Good day everyone. If you are from the US, hope you had a great Thanksgiving holiday. If you are not from the US, hope it was a great week all the same.
It was a great week in the space world as Atlantis successfully returned to Earth from the ISS on Friday, touching down right on schedule. Congratulations to the crew of STS-129!
Also, welcome back to Earth Nicole Stott, who returned with the STS-129 crew after an 87 day rotation on the ISS. Lets take a look at what is going on this week.
One update. The Intelsat 15 launch scheduled for last week was scrubbed and the new launch date is listed as To Be Determined (TBD).
- Thursday December, 3 –
Launch Site: Cape Canaveral Air Force Station, Florida, USA
Launch Vehicle: Delta IV
Payload: Wideband Global SATCOM 3 (WGS-3)
Launch Window: 00:21 – 01:41 GMT
Notes: This launch takes place just after midnight GMT, so if you are in the US, it will be late evening on the 2nd.
Interesting Hubble Observations
In many ways, all of the Hubble observations are interesting, but here is a list of some of the standouts in the coming week. A more complete list can be found at the Space Telescope Science Institute (STScI) This Week On HST Website.
This is a small list of the overall observations. You may also see some of these observations popping up in other weeks as many observation programs consist of several observations over time.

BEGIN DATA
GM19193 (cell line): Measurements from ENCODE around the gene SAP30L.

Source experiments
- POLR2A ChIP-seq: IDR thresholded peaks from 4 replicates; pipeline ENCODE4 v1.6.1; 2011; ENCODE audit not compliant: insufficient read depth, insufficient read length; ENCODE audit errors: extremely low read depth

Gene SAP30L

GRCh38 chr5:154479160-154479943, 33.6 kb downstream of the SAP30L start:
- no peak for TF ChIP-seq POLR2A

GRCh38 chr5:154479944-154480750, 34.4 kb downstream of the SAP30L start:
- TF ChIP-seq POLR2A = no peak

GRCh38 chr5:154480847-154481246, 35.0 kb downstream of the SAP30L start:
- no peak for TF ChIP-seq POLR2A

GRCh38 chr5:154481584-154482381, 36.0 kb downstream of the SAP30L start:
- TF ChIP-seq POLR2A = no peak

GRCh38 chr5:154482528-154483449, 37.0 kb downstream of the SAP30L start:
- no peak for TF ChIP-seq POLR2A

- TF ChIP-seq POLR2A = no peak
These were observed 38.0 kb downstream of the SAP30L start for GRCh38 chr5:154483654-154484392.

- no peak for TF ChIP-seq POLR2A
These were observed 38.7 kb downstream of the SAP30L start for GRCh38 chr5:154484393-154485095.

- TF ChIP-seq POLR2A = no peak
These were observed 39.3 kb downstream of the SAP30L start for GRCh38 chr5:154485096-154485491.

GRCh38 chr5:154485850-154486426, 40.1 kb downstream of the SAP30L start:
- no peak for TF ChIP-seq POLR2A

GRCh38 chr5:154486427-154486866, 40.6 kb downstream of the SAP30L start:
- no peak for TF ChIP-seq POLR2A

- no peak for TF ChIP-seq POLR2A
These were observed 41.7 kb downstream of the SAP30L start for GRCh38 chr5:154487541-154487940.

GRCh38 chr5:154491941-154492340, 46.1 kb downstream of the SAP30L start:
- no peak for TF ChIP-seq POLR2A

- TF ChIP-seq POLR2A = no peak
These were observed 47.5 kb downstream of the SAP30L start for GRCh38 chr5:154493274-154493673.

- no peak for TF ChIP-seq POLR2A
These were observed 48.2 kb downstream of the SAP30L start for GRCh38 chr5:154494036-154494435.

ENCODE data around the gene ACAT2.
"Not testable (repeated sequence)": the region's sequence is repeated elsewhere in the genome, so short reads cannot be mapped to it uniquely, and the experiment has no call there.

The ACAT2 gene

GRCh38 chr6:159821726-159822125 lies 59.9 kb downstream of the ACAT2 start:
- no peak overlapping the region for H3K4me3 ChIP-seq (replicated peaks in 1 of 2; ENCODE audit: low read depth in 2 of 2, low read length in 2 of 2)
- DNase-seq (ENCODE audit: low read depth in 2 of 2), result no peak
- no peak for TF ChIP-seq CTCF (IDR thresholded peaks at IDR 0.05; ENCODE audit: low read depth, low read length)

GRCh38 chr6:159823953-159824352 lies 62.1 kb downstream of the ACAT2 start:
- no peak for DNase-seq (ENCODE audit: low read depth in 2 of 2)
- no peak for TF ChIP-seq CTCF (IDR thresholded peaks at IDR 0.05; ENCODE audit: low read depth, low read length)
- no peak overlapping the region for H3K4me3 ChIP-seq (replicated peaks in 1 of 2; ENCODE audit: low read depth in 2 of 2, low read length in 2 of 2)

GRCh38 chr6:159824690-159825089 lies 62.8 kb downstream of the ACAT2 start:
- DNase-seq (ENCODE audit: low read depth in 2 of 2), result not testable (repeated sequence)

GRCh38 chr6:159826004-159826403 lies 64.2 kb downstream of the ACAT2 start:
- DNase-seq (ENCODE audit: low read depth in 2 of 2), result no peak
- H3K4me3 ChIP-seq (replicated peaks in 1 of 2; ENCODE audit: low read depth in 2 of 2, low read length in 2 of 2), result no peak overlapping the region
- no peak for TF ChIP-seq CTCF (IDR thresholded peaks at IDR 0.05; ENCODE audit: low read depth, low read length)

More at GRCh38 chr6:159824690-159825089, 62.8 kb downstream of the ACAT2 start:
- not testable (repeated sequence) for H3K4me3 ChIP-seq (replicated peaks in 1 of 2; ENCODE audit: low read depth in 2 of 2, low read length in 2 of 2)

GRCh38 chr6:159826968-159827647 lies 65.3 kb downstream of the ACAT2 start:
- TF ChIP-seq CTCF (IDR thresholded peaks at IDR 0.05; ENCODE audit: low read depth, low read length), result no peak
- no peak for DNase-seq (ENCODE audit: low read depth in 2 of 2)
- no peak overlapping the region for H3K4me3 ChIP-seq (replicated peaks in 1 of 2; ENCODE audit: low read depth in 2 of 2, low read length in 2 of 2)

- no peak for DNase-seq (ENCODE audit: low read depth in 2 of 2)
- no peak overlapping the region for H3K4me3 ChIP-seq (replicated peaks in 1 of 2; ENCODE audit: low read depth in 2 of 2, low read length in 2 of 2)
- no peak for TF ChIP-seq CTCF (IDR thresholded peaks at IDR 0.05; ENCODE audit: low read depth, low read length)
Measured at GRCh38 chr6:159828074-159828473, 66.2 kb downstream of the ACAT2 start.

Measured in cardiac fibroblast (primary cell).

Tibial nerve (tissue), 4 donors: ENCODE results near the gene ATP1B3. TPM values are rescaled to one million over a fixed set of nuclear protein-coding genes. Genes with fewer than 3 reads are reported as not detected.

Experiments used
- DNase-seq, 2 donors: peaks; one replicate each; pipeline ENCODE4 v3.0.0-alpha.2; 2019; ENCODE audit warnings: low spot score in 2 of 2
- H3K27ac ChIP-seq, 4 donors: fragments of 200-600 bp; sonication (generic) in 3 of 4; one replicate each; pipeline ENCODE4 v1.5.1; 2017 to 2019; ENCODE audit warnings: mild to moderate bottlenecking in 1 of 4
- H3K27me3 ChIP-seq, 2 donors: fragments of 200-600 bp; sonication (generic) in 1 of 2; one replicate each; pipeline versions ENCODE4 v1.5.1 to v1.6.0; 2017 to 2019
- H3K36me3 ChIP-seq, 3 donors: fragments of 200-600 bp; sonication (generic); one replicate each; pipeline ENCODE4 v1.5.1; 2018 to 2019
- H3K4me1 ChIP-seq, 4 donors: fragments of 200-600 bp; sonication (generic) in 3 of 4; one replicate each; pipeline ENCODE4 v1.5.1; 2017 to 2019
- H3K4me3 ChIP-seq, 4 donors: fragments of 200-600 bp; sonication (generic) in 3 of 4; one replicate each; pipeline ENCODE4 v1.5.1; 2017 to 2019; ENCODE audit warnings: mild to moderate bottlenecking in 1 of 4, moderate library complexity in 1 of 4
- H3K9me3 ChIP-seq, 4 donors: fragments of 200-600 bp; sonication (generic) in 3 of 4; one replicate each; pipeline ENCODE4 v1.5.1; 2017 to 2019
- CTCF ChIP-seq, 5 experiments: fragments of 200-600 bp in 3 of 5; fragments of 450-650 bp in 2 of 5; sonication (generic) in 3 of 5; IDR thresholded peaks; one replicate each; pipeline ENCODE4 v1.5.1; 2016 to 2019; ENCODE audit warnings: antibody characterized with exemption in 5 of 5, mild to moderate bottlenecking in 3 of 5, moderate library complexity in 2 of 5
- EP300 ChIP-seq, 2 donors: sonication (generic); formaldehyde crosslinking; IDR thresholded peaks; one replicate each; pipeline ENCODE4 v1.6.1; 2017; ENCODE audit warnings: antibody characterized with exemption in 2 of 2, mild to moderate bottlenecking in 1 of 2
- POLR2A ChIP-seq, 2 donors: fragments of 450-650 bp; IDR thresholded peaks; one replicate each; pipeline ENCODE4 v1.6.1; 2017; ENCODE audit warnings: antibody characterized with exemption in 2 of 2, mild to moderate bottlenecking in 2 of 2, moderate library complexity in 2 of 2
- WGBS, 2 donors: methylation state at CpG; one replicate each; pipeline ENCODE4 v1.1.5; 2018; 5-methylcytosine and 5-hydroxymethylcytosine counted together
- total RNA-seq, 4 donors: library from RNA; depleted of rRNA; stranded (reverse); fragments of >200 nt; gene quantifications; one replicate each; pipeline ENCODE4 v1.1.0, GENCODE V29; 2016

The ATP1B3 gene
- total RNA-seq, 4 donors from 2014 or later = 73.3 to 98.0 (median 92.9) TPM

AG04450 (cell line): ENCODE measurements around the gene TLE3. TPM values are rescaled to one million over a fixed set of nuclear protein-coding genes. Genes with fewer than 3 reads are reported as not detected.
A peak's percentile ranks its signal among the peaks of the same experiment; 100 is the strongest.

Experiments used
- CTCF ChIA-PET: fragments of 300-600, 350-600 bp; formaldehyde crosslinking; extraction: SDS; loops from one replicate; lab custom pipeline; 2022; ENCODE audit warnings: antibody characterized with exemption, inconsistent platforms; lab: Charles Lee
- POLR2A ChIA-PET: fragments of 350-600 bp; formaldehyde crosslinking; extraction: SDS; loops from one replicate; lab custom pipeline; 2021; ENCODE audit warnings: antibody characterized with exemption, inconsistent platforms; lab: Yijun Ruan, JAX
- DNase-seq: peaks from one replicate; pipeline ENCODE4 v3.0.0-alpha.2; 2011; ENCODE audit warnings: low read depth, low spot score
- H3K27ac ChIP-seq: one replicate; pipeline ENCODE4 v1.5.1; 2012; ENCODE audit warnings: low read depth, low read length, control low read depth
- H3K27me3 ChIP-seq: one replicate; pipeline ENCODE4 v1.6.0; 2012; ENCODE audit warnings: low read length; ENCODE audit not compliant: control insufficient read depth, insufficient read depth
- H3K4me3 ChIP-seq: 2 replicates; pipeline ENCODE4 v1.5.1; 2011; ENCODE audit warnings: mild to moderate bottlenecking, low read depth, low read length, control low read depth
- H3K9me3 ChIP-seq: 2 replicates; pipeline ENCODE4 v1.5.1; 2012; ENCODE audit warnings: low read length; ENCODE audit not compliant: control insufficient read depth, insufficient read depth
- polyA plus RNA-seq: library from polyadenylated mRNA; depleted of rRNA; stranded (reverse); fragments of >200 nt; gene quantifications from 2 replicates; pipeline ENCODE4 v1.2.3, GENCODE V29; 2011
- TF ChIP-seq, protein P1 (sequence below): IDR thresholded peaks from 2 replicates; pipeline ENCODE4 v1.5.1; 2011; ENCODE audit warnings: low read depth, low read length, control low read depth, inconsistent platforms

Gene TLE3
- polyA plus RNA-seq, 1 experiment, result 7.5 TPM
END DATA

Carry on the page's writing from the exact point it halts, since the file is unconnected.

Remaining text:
International Space Station
While Atlantis was visiting the ISS last week, the total population of the orbiting platform was up to twelve. Now that Atlantis is gone, the crew is down to five and on Tuesday it will drop even further. As reported by Space.com, three more crew members will depart the ISS and land in a Russian Soyuz module leaving the Station at a crew of just two, NASA Astronaut Jeff Williams and Russian Cosmonaut Maxim Suraev. The two will be holding down the fort at the ISS for three weeks until another crew of three joins them aboard another Soyuz, currently scheduled for December 23. The crew of two will maintain the onboard systems and work on some science experiments. For a great overview of all the science onboard check out the ISS Science website.
Don’t forget to check out when the ISS will be visible over your area this week!
Thanks to my colleague Jessica for providing the Wallops Launch Schedule, I will start posting when sounding rockets, and other launches, will be scheduled for launch from Wallops. Also, if you noticed, there is no Mars listing for this week. That is due to the fact that the status there is about the same as it was last week. When there is news I will post it for multiple categories. Week to week items may come and go depending on activities as well as additional resource I find and use.
Have a great week everyone!